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When Skiing An Active Volcano Is Bad For Skis But Beautiful To Watch

After it snowed about 20 inches on Mt. Etna, the volcano spewed fine ash over the snow and a skier set out to get the shot.

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While skiing the mostly dormant volcanoes of the Pacific Northwest seem to be all the rage, a skier in Italy took on a similarly sized objective in his home country this spring. That volcano, however, sees a lot less snow than the slopes of Mt. Hood or Mt. Rainier and frequently erupts.

Located on Sicily—the island that the “boot” of Italy is kicking in the center of the Mediterranean Sea—10,912-foot Mt. Etna is geographically closer to the deserts of North Africa than the Alps and the Dolomites. Just before Easter in 2021, Etna received about 20 inches of snow, which was then promptly covered in fine volcanic ash. Shanty Cipolli, a professional Italian skier, set out to ski the unique conditions in hopes of carving a classic ski line in the black ash to reveal a white line below.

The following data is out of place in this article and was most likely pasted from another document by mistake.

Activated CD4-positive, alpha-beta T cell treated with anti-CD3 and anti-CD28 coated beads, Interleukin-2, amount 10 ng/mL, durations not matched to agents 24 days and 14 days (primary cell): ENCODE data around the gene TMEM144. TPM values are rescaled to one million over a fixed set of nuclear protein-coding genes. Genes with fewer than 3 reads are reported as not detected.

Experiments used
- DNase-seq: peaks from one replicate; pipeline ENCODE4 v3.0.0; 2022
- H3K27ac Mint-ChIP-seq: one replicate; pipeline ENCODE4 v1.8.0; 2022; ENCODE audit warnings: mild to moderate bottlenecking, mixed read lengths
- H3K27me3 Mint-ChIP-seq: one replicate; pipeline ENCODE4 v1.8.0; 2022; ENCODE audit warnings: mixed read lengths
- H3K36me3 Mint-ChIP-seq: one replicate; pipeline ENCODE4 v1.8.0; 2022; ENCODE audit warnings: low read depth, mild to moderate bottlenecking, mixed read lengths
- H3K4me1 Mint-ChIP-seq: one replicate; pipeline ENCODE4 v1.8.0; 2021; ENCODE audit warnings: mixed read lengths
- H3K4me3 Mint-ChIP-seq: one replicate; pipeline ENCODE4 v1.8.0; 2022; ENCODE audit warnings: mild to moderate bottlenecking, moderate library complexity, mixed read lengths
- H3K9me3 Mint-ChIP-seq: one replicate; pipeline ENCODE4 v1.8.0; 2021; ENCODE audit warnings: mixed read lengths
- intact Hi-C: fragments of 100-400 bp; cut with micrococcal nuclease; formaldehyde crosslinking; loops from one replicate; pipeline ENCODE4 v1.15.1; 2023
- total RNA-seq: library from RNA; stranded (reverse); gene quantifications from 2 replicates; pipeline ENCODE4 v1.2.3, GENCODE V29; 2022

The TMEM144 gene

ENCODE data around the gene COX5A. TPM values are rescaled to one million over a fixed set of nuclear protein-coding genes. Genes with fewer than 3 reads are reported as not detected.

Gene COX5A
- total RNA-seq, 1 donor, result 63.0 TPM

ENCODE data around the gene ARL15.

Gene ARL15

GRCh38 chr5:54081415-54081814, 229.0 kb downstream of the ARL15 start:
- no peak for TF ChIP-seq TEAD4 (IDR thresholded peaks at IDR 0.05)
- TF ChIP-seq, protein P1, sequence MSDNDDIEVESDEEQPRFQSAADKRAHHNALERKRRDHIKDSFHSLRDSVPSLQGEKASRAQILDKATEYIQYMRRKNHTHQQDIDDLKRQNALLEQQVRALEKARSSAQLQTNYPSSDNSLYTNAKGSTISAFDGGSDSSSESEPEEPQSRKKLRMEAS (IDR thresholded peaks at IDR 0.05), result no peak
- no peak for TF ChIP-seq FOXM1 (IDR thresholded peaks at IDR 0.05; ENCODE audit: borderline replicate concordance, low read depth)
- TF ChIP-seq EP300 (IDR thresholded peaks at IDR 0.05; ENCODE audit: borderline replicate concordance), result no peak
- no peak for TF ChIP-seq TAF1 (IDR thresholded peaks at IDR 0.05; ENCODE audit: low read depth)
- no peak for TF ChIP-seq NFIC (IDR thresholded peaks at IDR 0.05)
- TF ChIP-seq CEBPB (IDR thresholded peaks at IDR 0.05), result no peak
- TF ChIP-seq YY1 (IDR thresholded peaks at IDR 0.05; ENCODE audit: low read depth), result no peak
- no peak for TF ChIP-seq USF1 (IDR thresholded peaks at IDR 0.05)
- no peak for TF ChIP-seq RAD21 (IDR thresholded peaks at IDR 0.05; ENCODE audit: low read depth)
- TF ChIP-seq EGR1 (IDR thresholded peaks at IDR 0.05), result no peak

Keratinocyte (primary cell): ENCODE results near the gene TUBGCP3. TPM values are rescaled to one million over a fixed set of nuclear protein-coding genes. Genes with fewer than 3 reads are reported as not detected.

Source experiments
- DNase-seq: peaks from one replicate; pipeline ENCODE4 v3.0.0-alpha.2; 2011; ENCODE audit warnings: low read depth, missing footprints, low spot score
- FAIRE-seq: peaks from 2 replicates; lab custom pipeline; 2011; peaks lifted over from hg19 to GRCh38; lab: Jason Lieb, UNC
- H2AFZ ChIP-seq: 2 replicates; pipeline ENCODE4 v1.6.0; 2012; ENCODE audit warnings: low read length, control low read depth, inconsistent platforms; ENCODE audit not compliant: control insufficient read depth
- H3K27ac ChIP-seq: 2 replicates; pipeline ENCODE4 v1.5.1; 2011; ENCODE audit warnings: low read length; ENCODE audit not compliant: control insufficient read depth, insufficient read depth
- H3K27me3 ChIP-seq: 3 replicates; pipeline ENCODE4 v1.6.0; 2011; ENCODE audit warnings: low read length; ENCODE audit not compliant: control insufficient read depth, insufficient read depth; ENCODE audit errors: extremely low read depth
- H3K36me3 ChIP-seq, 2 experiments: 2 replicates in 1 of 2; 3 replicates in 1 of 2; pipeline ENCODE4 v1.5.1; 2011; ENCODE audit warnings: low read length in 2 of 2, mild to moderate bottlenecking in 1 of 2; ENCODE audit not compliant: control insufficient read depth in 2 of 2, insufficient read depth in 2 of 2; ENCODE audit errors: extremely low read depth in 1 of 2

Shanty Cipolli hiking Mt. Etna
Shanty Cipolli hikes up Mt. Etna for another lap. Photo: Courtesy of Mammut

The result is a short movie called “ETNA” and a number of striking images that are sure to be a part of the outdoor brand Mammut’s marketing campaigns in the near future (Cipolli is a Mammut ambassador). The video crew, led by Thomas Monsorno, worked closely with Mt. Etna guide Lukas Kusstatscher for safety during the project.

Also, in what seems to be a celebration of the release of ETNA, the volcano has been particularly active for the last few days.

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